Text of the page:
Agriculture-led growth: foodgrains versus export crops in Madagascar
This article compares the growth-generating power of alternative agricultural development strategies in Madagascar. Projections from a semi-input-output model and a recently developed social accounting matrix suggest that both paddy and export crops stimulate strong linkages with other sectors of the Malagasy economy. But since paddy output can be increased at lower cost, investment in rehabilitating small irrigated rice perimeters generates 40% to 100% more GOP than a comparable investment in coffee production. Paddy also generates greater employment and a more equitable income distribution.
(This abstract was borrowed from another version of this item.)
If you experience problems downloading a file, check if you have the proper application to view it first. In case of further problems read the IDEAS help page. Note that these files are not on the IDEAS site. Please be patient as the files may be large.
As the access to this document is restricted, you may want to look for a different version under "Related research" (further below) or search for a different version of it.
References listed on IDEAS
Please report citation or reference errors to , or , if you are the registered author of the cited work, log in to your RePEc Author Service profile, click on "citations" and make appropriate adjustments.:
- Barghouti,S. & Le Moigne, G., 1990. "Irrigation In Sub-Saharan Africa; The Development Of Public And Private Systems," Papers 123, World Bank - Technical Papers.
- Haggblade, Steven & Hazell, Peter, 1989.
"Agricultural Technology and Farm-Nonfarm Growth Linkages,"
Agricultural Economics of Agricultural Economists,
International Association of Agricultural Economists, vol. 3(4), December.
- Haggblade, Steven & Hazell, Peter, 1989. "Agricultural technology and farm-nonfarm growth linkages," Agricultural Economics, Blackwell, vol. 3(4), pages 345-364, December.
- Subramanian, Shankar & Sadoulet, Elisabeth, 1990. "The Transmission of Production Fluctuations and Technical Change in a Village Economy: A Social Accounting Matrix Approach," Economic Development and Cultural Change, University of Chicago Press, vol. 39(1), pages 131-73, October.
- Maxwell, Simon & Fernando, Adrian, 1989. "Cash crops in developing countries: The issues, the facts, the policies," World Development, Elsevier, vol. 17(11), pages 1677-1708, November.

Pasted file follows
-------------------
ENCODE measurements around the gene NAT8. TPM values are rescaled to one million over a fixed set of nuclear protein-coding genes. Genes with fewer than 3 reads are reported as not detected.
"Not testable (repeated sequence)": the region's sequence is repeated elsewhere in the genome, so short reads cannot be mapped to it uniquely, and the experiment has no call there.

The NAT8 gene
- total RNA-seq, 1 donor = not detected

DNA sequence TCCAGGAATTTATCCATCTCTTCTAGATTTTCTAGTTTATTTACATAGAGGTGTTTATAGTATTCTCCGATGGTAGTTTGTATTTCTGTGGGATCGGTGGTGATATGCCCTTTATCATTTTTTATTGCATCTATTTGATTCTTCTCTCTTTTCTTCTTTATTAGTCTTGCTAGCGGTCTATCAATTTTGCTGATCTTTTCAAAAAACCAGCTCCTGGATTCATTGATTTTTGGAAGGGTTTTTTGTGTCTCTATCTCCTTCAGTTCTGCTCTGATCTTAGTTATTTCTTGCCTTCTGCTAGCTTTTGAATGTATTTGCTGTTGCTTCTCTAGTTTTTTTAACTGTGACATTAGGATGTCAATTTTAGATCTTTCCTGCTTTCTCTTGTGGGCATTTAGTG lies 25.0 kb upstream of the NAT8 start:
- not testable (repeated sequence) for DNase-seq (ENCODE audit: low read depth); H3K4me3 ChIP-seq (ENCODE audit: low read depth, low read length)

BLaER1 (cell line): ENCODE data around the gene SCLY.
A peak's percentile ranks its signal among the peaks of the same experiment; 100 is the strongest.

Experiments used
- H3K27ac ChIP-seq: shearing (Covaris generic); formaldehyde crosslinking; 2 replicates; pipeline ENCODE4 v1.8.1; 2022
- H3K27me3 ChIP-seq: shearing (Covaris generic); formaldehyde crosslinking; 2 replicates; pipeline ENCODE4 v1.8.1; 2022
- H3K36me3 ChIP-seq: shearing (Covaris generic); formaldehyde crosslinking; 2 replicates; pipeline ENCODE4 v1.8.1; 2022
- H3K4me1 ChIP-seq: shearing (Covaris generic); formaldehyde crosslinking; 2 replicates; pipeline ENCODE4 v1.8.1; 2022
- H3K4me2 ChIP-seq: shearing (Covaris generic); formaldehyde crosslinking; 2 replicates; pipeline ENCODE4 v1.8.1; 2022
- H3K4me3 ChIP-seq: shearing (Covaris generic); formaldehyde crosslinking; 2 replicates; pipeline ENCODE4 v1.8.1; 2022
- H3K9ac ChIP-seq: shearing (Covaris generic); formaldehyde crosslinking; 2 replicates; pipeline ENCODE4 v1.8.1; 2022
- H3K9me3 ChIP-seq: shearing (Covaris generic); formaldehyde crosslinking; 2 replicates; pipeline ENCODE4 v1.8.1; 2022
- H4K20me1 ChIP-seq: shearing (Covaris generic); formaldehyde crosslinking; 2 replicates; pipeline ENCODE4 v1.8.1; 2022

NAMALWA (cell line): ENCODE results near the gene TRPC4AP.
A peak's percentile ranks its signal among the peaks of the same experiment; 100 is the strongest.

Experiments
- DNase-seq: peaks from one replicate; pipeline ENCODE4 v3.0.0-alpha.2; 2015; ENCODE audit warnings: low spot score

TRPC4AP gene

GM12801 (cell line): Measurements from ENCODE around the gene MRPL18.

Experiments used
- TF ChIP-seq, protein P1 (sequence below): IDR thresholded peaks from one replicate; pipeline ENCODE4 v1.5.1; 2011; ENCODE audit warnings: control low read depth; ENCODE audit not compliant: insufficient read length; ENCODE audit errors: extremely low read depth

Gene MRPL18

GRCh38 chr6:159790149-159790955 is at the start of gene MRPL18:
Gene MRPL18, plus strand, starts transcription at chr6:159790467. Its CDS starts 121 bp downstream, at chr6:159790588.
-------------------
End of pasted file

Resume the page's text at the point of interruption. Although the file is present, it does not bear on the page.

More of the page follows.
- Lewis, Blane D. & Thorbecke, Erik, 1992. "District-level economic linkages in Kenya: Evidence based on a small regional social accounting matrix," World Development, Elsevier, vol. 20(6), pages 881-897, June.
- Haggblade, Steven & Hazell, Peter B. & Brown, James, 1988.
"Farm-nonfarm linkages in rural sub-Saharan Africa,"
Policy Research Working Paper Series
6, The World Bank.
- C. L. G. Bell & P. B. R. Hazell, 1980. "Measuring the Indirect Effects of an Agricultural Investment Project on Its Surrounding Region," American Journal of Agricultural Economics, Agricultural and Applied Economics Association, vol. 62(1), pages 75-86.
When requesting a correction, please mention this item's handle: RePEc:eee:agecon:v:9:y:1993:i:2:p:165-180. See general information about how to correct material in RePEc.
For technical questions regarding this item, or to correct its authors, title, abstract, bibliographic or download information, contact: (Zhang, Lei)
If you have authored this item and are not yet registered with RePEc, we encourage you to do it here. This allows to link your profile to this item. It also allows you to accept potential citations to this item that we are uncertain about.
If references are entirely missing, you can add them using this form.
If the full references list an item that is present in RePEc, but the system did not link to it, you can help with this form.
If you know of missing items citing this one, you can help us creating those links by adding the relevant references in the same way as above, for each refering item. If you are a registered author of this item, you may also want to check the "citations" tab in your profile, as there may be some citations waiting for confirmation.
Please note that corrections may take a couple of weeks to filter through the various RePEc services.